Using colours in borders to move the eye on

As you descend the final steps of the terraces into Brown's landscape, you look out across the grass gone to seed, the heads lolling in the heat and then turn to see one of the hottest borders I have ever seen in Yorkshire.

Tropical border at Harewood House

An echium towers above us all, freely self seeding across the border, figs weave in and out taking advantage of those heated walls.

Tropical borders in gardening

Hot borders in gardening

This is a far cry from the Jekyll inspired borders by Orpheus, if we have descended into the underworld, than the underworld is a Rio carnival. This is a fun and playful underworld that juxtaposes against the landscape beyond, there is control here but there is a freedom that isn't found in the Brown landscape, this is gardening looking forward, reinterpreting Jekyll, using colour to coax you along its length and the heat, and yes it was a warm day, just seems to bounce around you, as if you have entered the heart of the tropics. Yet, Nicholson isn't just a gardener at heart, these plants are attracting biodiversity into the garden, if the garden was just clipped box and Orpheus's cock staring at you wherever you go (and isn't it nice to see a naked man in the garden who isn't trespassing?), the wildlife and bug life would be scant but here the border brim with bees, butterflies and at one point I see the darting motions of a dragonfly. Yet, there is a part of this garden that could easily be missed and I would advise any gardener visiting a garden to do one thing, dump the map. Large gardens are made to wander around, not to tick off on a map, you miss the point then of such gardens. There is never one path through big gardens, there are just a myriad of vistas and down in the Himalayan garden you find them in the spade full.

Redesigning gardens offer opportunites

Himalayan garden at Harewood House

The Himalayan garden is a garden in flux, under development by Nicholson, it seamlessly blends the rockery and landscape of Brown with a contemporary sinuous paths - more out of necessity as the old steps are both worn and more importantly, steep as they weave through the rockery - so a modern solution for us all has been found and this has afforded Nicholson the chance to find new vistas, new planting across the gardens.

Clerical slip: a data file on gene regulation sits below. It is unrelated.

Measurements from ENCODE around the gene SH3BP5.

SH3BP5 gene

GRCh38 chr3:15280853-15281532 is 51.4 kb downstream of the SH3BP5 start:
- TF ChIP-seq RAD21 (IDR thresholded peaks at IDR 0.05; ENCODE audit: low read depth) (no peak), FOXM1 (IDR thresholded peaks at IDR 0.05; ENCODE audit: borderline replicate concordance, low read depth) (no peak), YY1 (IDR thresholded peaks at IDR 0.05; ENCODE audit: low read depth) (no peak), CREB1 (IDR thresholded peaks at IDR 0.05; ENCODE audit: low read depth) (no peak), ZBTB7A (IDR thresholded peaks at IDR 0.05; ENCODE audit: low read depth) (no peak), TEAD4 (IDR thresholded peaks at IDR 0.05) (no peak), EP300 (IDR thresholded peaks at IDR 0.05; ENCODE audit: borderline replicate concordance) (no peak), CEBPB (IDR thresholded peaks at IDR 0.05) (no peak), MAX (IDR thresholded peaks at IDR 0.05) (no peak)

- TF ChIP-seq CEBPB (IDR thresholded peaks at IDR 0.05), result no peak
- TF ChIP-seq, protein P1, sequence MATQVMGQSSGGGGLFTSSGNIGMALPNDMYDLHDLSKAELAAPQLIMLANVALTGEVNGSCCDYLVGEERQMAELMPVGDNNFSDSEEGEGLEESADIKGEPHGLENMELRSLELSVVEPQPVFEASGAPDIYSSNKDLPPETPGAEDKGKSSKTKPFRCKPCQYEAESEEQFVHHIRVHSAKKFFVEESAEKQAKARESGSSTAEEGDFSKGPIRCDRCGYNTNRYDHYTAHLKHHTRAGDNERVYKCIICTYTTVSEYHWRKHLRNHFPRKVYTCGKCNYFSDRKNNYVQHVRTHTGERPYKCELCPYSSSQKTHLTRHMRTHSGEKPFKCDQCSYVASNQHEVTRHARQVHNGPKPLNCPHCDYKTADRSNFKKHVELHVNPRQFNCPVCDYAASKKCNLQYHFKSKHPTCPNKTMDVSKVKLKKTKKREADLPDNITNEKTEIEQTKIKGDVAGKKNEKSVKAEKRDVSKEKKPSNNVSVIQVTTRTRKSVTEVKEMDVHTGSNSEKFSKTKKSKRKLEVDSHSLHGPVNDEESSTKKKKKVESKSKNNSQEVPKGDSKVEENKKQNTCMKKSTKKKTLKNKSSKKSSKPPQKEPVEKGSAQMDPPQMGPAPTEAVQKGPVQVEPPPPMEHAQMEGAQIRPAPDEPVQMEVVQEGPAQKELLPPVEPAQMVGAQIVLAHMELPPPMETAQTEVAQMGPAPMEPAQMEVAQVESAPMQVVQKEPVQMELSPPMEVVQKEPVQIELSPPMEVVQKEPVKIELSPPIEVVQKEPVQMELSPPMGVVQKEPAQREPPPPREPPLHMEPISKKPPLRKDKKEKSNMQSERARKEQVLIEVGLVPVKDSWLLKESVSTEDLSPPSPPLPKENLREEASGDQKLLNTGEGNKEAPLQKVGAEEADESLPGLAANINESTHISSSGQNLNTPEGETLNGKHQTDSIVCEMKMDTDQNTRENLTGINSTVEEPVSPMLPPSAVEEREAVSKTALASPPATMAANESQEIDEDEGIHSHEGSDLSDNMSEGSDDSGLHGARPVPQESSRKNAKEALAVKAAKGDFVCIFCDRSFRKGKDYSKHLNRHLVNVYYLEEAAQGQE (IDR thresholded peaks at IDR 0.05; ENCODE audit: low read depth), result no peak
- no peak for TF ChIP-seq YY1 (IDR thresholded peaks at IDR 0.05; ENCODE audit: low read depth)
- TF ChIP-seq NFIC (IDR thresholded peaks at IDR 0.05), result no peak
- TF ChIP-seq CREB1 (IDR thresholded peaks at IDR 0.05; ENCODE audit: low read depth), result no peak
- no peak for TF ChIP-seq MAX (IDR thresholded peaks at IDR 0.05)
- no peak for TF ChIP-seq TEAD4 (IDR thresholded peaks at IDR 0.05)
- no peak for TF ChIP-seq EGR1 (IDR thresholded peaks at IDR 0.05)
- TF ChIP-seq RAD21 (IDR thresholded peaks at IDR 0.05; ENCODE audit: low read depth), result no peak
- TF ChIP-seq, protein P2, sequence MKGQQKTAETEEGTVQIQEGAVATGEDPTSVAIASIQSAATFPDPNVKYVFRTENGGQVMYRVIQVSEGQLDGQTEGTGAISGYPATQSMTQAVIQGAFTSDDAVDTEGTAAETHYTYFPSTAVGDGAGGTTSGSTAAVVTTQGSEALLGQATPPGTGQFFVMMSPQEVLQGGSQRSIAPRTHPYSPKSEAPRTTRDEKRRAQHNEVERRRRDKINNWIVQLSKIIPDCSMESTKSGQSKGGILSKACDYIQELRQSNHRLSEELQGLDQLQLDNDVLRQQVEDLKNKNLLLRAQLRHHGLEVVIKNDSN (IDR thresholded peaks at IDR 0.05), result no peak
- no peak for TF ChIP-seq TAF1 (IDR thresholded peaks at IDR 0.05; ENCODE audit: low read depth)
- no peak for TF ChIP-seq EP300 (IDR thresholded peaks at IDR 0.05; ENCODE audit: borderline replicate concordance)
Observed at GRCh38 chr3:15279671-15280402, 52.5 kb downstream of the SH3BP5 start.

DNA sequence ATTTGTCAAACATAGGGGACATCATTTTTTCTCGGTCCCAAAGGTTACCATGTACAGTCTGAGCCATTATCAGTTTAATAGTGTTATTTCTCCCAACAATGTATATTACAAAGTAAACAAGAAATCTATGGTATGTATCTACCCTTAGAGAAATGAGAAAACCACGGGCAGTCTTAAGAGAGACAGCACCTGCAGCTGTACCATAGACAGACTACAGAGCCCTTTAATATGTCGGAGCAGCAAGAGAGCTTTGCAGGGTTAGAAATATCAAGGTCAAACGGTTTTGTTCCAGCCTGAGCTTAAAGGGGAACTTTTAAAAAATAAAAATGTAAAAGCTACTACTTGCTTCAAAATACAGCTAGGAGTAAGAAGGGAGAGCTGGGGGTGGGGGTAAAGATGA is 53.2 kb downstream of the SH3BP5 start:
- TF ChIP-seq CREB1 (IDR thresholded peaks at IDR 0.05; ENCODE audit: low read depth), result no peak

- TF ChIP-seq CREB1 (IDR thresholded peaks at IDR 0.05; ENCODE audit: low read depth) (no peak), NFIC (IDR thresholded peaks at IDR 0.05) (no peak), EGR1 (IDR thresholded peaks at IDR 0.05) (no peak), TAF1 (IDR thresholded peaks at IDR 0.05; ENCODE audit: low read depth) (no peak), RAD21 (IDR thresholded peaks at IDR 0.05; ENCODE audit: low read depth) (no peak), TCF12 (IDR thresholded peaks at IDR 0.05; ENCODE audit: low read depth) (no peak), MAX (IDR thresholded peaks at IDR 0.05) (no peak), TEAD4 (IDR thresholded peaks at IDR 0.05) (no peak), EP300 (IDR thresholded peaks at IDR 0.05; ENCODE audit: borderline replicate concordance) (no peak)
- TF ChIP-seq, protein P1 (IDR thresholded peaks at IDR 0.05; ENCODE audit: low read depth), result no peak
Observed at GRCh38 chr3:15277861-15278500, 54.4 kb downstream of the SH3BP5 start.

Stepping stones

Every corner brings something new, something that you don't expect. At first you think this is a folly, somehow echoing Brown's follies to pull the eye but this folly is hemmed in by the lush of green foliage. This is a Stupa. For those of you unaware what a Stupa is, it is from the Sanskrit, meaning heap or mound and tends to have the remains of Buddhist monks or nuns in it. This is a holy place. It is sanctified and constructed by Tibetan monks. We are told that we can only walk around it once, three times or seven. The idea is that this is a place of meditation and shows another change of the garden by the seventh Earl who is keen on spiritualism and Buddhism. It would be so easy to dismiss this as a passing fad, like the Chinese gardens of a century before but this Stupa is not repeated around the garden, this is a place of meditation and peace, and that is echoed around the Himalayan garden. This is a private and reflective garden, and has always been a private and reflective garden since the time of Princess Mary, who helped shape its earliest design. It throws in to garden design the idea of gardens as sanctuaries, place of spiritualism and reflection. A place of well being or the road to it.

Spiritualism in the garden

It is a million miles away from the open vistas of Brown's landscapes, or the hot Jekyll inspired borders. There is a sense of balance here, even if on the final photo my own balance is measured by fear of falling in and getting back across the stepping stones.

Andrew Oldham on stepping stones, scared.

In the end, Harewood House is not a garden you can just visit once. It is a garden that you need to come back to, must come back to, time after time because of Nicholson. He has more plans, more planting for the Himalayan garden and then he really catches my interest, he wants to renovate the kitchen garden and has a love of heritage varieties. He really should take my number after I get back across that river without screaming. You can find all the photos from the visit here.